China orders banks to boost financial support to small firms

A 100 Yuan note is seen in this illustration picture in Beijing March 7, 2011. REUTERS/David Gray/File Photo

BEIJING (Reuters) - China’s banking and insurance regulator on Wednesday urged banks to continue increasing lending to smaller firms and further cut their financing costs, as policymakers work to avert an economic slowdown.

Banks should work hard to achieve targets on increasing loans for small companies and keep the lending rates on a reasonable level, the China Banking and Insurance Regulatory Commission (CBIRC) said in a statement on its website.

Big state-owned commercial banks should increase outstanding loans to smaller companies by more than 30 percent in 2019, the CBIRC said, adding that it would also increase its tolerance for non-performing loans at small companies.

The regulator reiterated its demands for state-owned banks to target faster growth in loans to small businesses as economic growth slowed to its weakest in nearly three decades in 2018.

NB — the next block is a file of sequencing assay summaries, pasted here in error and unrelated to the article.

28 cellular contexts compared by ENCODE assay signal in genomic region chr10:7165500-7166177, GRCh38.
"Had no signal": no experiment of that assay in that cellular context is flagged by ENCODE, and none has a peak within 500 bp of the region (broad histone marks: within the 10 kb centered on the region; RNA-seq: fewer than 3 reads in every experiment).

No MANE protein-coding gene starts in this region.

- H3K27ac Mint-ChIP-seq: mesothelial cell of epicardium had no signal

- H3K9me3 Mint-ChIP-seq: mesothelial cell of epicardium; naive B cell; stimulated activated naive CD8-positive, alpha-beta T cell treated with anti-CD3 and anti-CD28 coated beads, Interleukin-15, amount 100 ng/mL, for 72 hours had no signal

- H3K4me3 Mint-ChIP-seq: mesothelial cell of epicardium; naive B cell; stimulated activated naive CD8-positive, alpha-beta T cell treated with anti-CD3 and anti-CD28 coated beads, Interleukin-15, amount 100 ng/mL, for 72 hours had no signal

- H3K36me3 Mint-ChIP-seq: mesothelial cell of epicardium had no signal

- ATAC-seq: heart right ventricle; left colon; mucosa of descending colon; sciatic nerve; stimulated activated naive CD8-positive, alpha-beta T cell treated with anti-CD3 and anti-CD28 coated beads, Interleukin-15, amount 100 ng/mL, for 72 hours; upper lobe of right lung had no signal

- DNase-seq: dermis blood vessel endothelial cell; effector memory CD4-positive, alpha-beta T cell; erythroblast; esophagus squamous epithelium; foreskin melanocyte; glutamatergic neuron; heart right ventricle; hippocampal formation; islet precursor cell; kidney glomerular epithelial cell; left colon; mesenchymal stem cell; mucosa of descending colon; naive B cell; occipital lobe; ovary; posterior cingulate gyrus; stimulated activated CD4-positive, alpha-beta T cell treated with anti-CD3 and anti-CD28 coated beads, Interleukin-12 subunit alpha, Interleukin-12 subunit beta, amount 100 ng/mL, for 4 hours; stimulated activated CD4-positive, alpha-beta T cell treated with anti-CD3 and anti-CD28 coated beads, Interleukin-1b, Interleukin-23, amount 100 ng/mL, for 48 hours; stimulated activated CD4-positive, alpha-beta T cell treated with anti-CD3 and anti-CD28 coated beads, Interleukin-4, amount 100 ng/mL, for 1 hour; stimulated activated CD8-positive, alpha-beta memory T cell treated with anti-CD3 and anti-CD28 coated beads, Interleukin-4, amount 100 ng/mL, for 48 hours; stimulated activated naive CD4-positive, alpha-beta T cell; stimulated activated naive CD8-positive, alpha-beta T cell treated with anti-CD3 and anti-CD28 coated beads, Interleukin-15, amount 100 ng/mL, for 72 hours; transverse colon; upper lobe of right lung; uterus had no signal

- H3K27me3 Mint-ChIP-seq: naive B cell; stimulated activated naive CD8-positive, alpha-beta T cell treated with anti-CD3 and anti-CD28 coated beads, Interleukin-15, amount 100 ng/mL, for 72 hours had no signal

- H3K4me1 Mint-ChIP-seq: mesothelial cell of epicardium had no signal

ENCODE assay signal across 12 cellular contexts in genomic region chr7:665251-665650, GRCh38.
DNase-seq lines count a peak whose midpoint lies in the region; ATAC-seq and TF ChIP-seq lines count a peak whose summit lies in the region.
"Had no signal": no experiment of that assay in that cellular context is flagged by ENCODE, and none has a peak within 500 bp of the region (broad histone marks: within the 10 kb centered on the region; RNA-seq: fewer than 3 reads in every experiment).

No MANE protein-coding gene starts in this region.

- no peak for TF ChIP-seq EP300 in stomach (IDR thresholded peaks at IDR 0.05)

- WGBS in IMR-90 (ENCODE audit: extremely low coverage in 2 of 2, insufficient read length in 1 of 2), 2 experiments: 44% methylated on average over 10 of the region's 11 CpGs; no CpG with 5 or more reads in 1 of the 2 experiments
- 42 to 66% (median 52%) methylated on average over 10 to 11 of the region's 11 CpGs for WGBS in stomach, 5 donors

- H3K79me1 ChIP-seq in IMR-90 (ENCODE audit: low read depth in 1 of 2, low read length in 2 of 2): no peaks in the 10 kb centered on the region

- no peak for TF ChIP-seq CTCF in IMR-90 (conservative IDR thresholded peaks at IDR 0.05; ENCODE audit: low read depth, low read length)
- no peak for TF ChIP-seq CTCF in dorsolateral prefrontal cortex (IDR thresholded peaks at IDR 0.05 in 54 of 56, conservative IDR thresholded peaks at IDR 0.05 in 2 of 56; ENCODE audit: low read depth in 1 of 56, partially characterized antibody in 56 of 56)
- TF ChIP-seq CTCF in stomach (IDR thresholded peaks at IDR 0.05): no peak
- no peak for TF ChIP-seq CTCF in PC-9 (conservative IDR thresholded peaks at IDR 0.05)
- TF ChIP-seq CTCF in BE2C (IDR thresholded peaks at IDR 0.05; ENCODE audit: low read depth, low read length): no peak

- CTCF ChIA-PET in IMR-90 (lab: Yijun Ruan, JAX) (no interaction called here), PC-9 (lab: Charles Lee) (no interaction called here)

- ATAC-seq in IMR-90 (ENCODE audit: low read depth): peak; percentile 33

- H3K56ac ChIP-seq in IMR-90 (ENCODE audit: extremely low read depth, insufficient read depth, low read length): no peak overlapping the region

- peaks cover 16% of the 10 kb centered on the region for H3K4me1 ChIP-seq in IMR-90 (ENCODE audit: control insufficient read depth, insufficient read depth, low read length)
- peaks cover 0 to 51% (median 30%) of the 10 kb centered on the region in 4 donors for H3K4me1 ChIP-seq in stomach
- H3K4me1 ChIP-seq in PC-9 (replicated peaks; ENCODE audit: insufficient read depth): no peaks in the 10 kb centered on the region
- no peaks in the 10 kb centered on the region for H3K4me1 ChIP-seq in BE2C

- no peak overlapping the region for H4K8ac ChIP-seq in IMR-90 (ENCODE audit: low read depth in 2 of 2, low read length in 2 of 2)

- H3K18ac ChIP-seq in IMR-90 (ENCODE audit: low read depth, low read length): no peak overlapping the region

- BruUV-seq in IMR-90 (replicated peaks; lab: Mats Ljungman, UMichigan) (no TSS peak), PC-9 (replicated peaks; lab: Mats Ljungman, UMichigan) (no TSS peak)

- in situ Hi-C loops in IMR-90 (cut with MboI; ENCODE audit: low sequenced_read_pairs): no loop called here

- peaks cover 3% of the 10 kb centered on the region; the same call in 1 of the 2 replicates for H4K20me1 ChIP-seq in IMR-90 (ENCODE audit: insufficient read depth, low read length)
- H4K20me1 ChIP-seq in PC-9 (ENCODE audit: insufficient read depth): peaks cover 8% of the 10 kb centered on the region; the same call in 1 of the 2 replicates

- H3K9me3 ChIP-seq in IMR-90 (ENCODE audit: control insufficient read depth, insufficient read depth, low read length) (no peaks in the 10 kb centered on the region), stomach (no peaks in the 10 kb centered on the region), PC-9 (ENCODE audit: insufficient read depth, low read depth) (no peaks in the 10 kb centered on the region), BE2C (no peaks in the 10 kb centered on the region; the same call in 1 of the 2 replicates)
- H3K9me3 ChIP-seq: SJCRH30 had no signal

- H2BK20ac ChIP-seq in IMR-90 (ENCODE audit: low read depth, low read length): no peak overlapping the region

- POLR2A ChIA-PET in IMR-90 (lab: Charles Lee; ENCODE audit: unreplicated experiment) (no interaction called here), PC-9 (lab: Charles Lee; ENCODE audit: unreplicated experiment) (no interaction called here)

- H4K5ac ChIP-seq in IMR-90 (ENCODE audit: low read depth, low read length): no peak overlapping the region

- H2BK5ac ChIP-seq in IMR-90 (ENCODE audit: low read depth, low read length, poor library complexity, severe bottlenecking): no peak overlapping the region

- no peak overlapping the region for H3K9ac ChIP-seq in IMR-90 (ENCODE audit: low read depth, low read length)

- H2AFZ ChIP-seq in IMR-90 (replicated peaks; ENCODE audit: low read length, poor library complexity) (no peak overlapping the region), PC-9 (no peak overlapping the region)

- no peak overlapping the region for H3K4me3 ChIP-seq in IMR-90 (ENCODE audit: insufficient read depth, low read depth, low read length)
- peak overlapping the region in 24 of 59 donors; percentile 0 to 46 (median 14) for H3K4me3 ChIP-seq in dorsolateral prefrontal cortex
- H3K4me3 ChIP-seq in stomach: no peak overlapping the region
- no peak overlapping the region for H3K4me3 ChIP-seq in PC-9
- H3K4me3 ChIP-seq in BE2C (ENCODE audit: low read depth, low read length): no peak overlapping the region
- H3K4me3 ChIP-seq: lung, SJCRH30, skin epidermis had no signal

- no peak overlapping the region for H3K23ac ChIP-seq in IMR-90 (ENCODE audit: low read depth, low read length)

Chinese banks have been wary of lending to smaller firms with higher credit risks, preferring state-backed customers. But authorities have been urging lenders to help keep cash-strapped private firms afloat, sparking concerns that looser lending standards will expose banks to more bad loans.

China’s central bank chief said on Sunday that lending rates for small firms were still relatively elevated due to high risk premiums and that the country will push ahead with interest rate reforms to resolve the issue.

Commercial banks are also encouraged to issue special financial bonds, and ensure that proceeds raised are used for loans to small and micro firms.

The regulator also said it would support insurers to provide credit-boosting support for smaller firms if the risks are manageable.

Insurance companies are encouraged to invest in financial products including securitisation products backed by loans to smaller firms to ensure more flexible support for those companies.

Reporting by Lusha Zhang and Se Young Lee; Editing by Jacqueline Wong